Okra-Leaf-Shaped Cotton May Increase
By Tara Weaver
July 30, 1997
Okra-leaf type cotton plants could help
U.S. cotton growers cut their production costs without sacrificing yields.
Scientists with USDAs Agricultural
Research Service say okra-leaf type cotton is less prone to boll rot than
conventional cotton types, matures earlier and is more resistant to attacks by
insects, particularly whiteflies and pink bollworms. The cotton gets its name
from its unusual leaves, which are narrower and more evenly distributed on the
plant compared with conventional cotton plants.
Boll rot refers to a number of diseases that destroy bolls maturing in warm
and humid cotton canopies, a situation more common in normal-leaf types.
Growers can harvest okra-leaf types three to nine days earlier and often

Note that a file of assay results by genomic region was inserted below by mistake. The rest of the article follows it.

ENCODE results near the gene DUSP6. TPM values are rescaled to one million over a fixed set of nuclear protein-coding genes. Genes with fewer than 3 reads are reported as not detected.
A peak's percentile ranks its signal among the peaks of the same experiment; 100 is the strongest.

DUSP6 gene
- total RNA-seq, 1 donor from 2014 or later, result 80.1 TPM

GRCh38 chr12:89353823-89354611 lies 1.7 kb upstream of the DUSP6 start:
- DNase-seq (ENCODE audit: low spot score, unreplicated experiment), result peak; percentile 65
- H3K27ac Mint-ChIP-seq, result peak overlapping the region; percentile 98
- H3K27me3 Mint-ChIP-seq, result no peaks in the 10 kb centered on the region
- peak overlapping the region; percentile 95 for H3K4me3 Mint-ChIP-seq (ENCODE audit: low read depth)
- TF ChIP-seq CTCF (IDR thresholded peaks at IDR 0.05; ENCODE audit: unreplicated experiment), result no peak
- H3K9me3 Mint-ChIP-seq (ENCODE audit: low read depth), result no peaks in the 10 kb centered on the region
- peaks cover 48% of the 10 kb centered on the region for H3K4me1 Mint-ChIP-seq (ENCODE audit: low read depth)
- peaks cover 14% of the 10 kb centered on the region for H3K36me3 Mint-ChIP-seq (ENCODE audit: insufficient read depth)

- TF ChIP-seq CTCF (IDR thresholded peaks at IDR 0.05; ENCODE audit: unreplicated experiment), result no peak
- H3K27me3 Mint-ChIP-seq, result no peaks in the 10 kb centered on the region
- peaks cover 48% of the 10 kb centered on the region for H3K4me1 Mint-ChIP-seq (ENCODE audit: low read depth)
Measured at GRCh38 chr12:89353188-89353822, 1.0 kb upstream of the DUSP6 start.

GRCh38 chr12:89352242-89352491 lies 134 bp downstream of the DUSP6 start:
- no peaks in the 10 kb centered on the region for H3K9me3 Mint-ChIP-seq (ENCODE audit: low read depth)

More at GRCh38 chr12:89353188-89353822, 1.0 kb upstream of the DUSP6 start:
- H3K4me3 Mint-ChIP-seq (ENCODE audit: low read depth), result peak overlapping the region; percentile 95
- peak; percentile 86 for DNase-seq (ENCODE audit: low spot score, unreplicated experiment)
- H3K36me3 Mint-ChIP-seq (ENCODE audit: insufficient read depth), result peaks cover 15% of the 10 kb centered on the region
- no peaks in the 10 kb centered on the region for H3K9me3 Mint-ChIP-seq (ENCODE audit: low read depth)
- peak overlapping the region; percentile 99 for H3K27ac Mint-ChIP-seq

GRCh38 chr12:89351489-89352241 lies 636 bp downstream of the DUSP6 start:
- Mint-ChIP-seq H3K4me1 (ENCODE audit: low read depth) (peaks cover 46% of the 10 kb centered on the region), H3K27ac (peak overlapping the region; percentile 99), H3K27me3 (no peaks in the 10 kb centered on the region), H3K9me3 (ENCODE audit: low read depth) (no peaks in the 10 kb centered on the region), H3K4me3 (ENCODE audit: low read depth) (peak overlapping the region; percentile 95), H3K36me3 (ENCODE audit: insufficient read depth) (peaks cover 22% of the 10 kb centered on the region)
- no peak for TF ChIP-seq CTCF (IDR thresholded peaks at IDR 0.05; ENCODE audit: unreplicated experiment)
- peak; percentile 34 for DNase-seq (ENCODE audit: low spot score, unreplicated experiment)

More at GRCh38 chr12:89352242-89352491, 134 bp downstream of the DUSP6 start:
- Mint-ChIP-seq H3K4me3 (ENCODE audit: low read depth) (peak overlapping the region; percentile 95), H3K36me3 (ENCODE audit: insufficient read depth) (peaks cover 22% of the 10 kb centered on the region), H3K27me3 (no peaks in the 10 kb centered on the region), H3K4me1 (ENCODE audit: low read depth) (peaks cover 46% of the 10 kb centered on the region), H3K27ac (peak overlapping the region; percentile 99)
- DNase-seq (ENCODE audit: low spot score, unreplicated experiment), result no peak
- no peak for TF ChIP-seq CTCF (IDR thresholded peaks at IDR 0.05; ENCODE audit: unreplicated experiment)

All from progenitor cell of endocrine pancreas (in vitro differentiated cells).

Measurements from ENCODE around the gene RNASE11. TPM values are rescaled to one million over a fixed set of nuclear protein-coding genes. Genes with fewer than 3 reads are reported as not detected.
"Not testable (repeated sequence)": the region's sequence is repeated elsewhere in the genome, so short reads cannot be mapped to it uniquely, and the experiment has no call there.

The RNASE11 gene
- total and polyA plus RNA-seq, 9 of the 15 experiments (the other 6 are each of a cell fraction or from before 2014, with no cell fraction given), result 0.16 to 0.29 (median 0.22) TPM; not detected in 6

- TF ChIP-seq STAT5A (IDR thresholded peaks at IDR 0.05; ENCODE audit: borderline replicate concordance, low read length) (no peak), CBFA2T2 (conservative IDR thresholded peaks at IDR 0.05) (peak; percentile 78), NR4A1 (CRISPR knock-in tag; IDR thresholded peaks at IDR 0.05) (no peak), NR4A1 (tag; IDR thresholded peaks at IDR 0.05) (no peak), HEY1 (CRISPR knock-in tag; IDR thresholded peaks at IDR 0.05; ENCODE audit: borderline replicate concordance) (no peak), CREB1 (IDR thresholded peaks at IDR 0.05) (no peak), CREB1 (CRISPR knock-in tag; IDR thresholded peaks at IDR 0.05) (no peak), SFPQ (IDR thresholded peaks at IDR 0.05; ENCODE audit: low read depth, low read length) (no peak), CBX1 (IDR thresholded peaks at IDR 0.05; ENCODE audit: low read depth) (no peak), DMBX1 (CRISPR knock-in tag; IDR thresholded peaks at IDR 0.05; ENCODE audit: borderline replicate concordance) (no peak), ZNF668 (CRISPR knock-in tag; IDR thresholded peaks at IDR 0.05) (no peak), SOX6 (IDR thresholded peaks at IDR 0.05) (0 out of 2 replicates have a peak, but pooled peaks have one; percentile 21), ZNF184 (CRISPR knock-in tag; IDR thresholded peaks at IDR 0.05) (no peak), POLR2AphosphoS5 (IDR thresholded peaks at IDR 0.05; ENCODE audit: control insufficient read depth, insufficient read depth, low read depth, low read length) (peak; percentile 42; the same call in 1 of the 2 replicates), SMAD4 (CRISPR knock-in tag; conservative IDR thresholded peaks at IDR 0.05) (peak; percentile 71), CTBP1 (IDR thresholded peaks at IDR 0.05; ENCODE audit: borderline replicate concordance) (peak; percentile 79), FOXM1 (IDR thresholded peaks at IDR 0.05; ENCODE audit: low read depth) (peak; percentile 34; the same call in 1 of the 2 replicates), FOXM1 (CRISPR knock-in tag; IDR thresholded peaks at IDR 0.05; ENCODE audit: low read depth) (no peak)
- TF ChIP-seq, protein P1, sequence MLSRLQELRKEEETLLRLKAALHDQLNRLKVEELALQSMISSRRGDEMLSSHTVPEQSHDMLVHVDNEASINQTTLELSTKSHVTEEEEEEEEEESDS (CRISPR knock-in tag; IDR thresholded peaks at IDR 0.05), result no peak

achieve the same yield as normal-leaf types, a plus during early cold spells or
extended wet periods.
Nearly all cotton cultivars grown in the United States have the more typical
broader leaf shape. Public and private U.S. research attempts to breed
competitive okra-leaf cultivars have been generally unsuccessful.
In the Mississippi Delta, farmers typically spray insecticides on their
cotton plants eight to 10 times during the growing season, significantly
increasing production costs. Normal-leaf cotton types have a dense canopy of
leaves at the top of the plants. These leaves block the chemicals from reaching
the middle and lower portions of the plant, where many insects feed.
In contrast, the more open okra-leaf canopy allows better insecticide
distribution and insect control throughout the plant. The okra-leafs open
canopy plus its early maturity can eliminate at least one spray treatment per
Okra-leaf types have been a hit in other parts of the world, particularly in
Australia where they represent 40 percent of the cotton acreage.
ARS scientists are trying to find the
right management practices that will allow wider use of okra-leaf types in the
United States. More studies are planned to evaluate okra-leaf cottons
competitiveness and adaptability in the Mississippi Delta.
Scientific contact: James J. Heitholt,
and Genetics Research, Stoneville, Miss., phone (601) 686-5219, fax (601)